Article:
jester journals

Weird Ramblings from a Warped Mind


A Life in a Box … 6-27-2016

Since I now have plenty of free time on my hands, I have started attending local auctions and estate sales. I enjoy finding vintage pieces or things out of the ordinary that I then list for sale locally or via eBay. Just a hobby since I seldom break even. But every once in a while I come across something that makes me stop and look closer.

This piece is about one of those times.

I was looking through some boxes at a local auction OWN (‘Ol Weird Nancy) and I attend on a regular basis. I quickly realized it was a collection of military items … papers … photos … and a few trinkets. But one trinket quickly caught my eye. I recognized it as a collar device for an Army Air Force uniform.

Collar Wings

As the auction was starting, I told OWN (‘Ol Weird Nancy) I wanted to ensure I got that lot of items. At the time, I was interested in the Army Air Corps collar device. And as luck would have it, that lot was near the end of the auction, but I prevailed and brought the collection home.

That night, in that box, I was introduced to 1Lt Basil Manley Grizzell, Jr.

While 1Lt Grizzell’s early life wasn’t there, I picked up with the ending of his high school years with his high school class ring. He graduated in 1943 from Franklin County (Tennessee) High School and his class ring was in the box.

ring

After high school, he joined the Army Air Corps and was sent to Texas for flight school. There were personal photos of he and his friends. There were photos of some of the aircraft. Some of various bases (I even recognized Randolph AFB, TX in one photo). And photos of pretty girls. LOTS of pretty girls. I mean, after all, he was a young, handsome, single, pilot … LOTS of pretty girls.

His official military record was in the box. I looked through and saw his promotion from a Cadet to 2Lt and then 1Lt. There were orders for various temporary duty (TDY) trips. His flight log was in the box. A photo of his flight training class, Class 45A, with all the names logged on the back.

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There was a stack of personal letters. Before the days of texting, FaceBook, Twitter, social media, and even before easy phone calls, the “snail mail” was the way to keep in touch. And he kept in touch with his family, friends, and his girls.

There was just a lot of items in the box. The Army Air Corps emblem from his flight cap. His 2nd and 1Lt uniform bars. A small pipe that can be seen in some of the photos. A couple of vintage Army Air Corps patches. His Aviator sunglasses. His Bible.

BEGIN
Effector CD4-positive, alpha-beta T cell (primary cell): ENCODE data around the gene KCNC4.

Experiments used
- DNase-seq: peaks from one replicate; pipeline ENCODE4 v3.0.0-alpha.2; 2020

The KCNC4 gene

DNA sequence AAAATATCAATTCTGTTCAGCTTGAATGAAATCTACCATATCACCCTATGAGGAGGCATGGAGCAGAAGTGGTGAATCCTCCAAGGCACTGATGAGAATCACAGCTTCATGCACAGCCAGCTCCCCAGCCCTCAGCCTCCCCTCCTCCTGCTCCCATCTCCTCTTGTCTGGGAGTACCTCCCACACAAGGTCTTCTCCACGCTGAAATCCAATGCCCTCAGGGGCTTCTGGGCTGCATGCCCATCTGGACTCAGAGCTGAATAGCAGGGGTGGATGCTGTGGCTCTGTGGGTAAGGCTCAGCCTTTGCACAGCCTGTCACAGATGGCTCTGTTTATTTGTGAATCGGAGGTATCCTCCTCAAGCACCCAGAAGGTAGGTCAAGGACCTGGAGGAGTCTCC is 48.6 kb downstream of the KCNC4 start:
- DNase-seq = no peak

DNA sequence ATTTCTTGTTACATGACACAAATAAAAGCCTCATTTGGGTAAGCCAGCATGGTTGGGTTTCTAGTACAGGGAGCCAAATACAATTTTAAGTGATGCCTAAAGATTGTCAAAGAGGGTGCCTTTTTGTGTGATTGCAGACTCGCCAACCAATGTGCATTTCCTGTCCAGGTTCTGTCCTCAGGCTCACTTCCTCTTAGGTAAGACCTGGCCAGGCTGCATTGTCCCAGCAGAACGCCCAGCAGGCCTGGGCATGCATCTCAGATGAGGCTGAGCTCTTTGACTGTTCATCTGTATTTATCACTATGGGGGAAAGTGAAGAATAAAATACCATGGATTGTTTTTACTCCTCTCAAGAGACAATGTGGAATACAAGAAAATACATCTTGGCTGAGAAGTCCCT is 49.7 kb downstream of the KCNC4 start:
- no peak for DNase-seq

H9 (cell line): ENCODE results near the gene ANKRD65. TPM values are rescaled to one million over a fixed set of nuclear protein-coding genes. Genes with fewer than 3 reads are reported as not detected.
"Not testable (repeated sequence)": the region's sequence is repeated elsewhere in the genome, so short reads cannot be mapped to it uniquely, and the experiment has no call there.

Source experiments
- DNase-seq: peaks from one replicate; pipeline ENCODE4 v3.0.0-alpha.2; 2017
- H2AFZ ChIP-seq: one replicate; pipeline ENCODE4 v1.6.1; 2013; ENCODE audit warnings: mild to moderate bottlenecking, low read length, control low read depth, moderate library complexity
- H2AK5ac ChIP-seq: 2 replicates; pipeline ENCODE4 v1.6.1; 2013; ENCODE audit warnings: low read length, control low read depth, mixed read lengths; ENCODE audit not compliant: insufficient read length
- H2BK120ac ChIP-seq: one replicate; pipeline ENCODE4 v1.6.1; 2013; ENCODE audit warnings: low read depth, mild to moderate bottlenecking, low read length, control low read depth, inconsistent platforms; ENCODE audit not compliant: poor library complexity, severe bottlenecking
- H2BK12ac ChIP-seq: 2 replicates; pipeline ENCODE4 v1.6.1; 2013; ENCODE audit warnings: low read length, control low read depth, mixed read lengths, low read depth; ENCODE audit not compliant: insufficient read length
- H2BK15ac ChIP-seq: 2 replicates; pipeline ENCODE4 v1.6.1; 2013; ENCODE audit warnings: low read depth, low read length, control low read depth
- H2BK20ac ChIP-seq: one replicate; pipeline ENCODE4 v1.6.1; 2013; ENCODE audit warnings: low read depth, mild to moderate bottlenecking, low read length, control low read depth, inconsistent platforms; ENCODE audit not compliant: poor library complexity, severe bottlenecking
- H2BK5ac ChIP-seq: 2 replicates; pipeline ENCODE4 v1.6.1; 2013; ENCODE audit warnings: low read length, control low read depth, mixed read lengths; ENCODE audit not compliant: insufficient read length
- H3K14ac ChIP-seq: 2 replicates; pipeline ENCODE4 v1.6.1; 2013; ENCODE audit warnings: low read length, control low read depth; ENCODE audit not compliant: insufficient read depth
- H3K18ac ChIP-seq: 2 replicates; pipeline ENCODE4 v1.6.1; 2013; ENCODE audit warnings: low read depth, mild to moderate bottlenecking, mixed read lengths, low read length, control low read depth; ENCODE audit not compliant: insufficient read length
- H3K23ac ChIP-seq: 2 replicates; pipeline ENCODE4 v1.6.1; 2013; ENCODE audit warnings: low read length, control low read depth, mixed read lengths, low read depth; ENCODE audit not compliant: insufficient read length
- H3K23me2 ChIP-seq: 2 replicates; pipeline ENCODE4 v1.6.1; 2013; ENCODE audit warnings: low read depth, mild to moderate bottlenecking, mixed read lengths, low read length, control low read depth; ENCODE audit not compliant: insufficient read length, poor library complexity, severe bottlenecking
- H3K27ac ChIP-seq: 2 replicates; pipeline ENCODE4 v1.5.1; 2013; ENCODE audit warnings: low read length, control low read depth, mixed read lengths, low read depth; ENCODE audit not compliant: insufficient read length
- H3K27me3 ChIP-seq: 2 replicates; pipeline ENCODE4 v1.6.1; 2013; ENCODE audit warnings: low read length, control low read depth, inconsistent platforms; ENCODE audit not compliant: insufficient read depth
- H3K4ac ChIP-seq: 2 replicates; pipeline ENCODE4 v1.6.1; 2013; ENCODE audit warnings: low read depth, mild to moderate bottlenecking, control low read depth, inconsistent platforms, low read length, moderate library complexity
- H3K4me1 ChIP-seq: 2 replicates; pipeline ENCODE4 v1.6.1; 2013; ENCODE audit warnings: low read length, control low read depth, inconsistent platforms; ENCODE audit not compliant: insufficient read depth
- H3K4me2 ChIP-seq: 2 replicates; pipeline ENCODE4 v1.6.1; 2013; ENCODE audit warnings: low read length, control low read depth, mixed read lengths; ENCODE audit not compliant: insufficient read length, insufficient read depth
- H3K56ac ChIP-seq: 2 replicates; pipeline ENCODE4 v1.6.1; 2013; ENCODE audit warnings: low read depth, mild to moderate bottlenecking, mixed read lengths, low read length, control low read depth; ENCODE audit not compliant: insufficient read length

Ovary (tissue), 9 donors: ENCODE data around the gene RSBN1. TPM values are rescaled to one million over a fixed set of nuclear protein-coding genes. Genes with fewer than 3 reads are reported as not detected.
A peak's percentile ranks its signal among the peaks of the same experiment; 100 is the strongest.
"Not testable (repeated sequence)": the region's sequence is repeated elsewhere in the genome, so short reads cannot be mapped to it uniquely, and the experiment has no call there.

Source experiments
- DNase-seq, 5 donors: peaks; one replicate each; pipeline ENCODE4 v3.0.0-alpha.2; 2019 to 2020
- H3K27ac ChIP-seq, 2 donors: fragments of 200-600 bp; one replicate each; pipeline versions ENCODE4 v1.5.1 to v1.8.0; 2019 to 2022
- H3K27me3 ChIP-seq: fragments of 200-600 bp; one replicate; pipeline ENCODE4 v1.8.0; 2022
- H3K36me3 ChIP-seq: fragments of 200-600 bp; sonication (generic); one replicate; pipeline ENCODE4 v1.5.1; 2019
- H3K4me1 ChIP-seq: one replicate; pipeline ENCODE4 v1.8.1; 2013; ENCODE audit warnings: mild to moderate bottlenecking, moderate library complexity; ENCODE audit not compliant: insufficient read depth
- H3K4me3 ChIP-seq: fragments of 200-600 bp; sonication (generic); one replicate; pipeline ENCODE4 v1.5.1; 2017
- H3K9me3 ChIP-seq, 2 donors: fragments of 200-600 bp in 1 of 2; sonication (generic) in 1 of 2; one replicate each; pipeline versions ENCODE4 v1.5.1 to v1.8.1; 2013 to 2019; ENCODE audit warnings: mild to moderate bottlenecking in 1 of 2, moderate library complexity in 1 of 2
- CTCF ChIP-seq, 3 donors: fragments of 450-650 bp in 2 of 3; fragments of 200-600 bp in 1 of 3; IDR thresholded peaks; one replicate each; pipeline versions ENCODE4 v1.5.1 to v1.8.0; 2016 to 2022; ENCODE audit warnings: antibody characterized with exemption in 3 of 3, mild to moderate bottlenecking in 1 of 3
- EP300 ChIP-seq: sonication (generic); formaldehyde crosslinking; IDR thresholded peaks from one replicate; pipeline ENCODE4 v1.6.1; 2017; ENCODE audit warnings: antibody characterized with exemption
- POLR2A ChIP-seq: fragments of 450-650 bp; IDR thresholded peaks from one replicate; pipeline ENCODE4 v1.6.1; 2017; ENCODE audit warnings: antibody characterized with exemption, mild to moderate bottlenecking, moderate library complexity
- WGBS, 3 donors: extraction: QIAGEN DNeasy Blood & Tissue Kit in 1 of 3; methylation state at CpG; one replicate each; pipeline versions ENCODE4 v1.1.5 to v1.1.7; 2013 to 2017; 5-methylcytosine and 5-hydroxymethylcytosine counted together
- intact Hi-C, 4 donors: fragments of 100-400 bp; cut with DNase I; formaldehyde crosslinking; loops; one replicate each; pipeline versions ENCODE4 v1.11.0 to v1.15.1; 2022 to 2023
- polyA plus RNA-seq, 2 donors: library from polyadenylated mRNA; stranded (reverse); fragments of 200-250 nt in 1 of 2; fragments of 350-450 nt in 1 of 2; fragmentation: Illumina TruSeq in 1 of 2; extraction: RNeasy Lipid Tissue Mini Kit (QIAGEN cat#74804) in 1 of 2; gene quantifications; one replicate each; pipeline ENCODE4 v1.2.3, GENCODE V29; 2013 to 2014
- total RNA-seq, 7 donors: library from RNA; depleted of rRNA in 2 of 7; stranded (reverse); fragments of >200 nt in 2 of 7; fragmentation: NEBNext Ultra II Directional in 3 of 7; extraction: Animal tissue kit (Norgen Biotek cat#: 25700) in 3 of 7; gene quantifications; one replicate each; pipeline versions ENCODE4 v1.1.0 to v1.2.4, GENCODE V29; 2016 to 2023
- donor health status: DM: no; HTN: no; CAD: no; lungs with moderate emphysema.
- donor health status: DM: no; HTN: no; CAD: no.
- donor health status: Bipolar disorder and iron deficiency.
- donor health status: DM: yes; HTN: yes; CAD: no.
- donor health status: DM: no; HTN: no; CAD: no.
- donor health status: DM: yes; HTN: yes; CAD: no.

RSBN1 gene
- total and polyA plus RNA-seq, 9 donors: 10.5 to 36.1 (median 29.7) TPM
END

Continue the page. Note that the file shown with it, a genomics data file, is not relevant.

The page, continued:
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But further down in the box was a small yellow envelope. It was emblazoned with the Western Union logo. And inside was a message:

Lt Grizzell is missing on a training flight at Panama City FL.

It was dated 7 November 1952.

The life in the box ended with that Western Union telegram.

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There was another, official letter, from the Air Force. It stated that, due to the circumstances, 1Lt Basil Manley Grizzell, Jr and his radioman, 1Lt William Bruntzsch Fritz had been interred together at the Mobile National Cemetery in Mobile, AL.

Mobile Stone

There was a tattered local newspaper from 12 November, 1952 telling of the loss of 1Lt Grizzell.

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And to ensure he was with his family, at least in spirit, they added his name to the maker on their local plot in Flintville, TN.

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I’m glad that I, being retired military, had bought this lot of military items. Someone else might not have realized the significance of this life in the box. They could have taken out a few items and then tossed the rest … and the story would have ended there.

But I took the time to do a little research. I came to believe that the last member of his family line had maintained his life in a box until they, too, passed. And with no one else to maintain it, the life was sent to auction with everything else. I also saw that his home county of Franklin, TN did’t have a museum that could store this life. So I contacted the Tennessee State Museum and Archives in Nashville, TN. They, luckily, have a Military Branch and are accepting this collection. It will then be catalogued and filed. But it will also be available on the web for anyone researching Tennessee Military … or Franklin County, Tennessee military … or Army Air Corps … T-33 plane crashes … or the names 1Lt Basil Manley Grizzell, Jr or 1Lt William Bruntzsch Fritz.

So now … the life in the box … will take on a new life.

1Lt Basil Manley Grizzell

1Lt Basil Manley Grizzell, Jr 1924-1952

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